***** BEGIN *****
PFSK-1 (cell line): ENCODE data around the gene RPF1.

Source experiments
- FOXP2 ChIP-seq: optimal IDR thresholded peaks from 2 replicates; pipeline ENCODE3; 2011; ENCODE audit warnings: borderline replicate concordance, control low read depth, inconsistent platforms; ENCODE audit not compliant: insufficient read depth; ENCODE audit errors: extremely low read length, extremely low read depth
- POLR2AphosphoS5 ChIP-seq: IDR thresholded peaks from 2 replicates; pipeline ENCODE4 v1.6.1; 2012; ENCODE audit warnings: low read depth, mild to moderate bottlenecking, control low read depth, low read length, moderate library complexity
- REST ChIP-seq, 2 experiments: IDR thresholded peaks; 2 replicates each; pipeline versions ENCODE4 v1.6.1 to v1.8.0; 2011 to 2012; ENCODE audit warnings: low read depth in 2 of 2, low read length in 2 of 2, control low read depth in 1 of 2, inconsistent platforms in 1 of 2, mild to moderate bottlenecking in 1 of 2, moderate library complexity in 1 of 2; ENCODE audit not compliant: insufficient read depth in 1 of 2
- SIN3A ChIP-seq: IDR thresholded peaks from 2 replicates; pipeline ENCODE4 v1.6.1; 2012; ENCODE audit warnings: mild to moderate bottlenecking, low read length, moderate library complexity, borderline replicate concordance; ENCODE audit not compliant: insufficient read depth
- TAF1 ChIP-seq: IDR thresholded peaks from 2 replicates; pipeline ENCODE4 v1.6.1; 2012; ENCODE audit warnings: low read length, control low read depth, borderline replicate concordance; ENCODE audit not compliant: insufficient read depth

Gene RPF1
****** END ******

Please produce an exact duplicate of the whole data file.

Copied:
PFSK-1 (cell line): ENCODE data around the gene RPF1.

Source experiments
- FOXP2 ChIP-seq: optimal IDR thresholded peaks from 2 replicates; pipeline ENCODE3; 2011; ENCODE audit warnings: borderline replicate concordance, control low read depth, inconsistent platforms; ENCODE audit not compliant: insufficient read depth; ENCODE audit errors: extremely low read length, extremely low read depth
- POLR2AphosphoS5 ChIP-seq: IDR thresholded peaks from 2 replicates; pipeline ENCODE4 v1.6.1; 2012; ENCODE audit warnings: low read depth, mild to moderate bottlenecking, control low read depth, low read length, moderate library complexity
- REST ChIP-seq, 2 experiments: IDR thresholded peaks; 2 replicates each; pipeline versions ENCODE4 v1.6.1 to v1.8.0; 2011 to 2012; ENCODE audit warnings: low read depth in 2 of 2, low read length in 2 of 2, control low read depth in 1 of 2, inconsistent platforms in 1 of 2, mild to moderate bottlenecking in 1 of 2, moderate library complexity in 1 of 2; ENCODE audit not compliant: insufficient read depth in 1 of 2
- SIN3A ChIP-seq: IDR thresholded peaks from 2 replicates; pipeline ENCODE4 v1.6.1; 2012; ENCODE audit warnings: mild to moderate bottlenecking, low read length, moderate library complexity, borderline replicate concordance; ENCODE audit not compliant: insufficient read depth
- TAF1 ChIP-seq: IDR thresholded peaks from 2 replicates; pipeline ENCODE4 v1.6.1; 2012; ENCODE audit warnings: low read length, control low read depth, borderline replicate concordance; ENCODE audit not compliant: insufficient read depth

Gene RPF1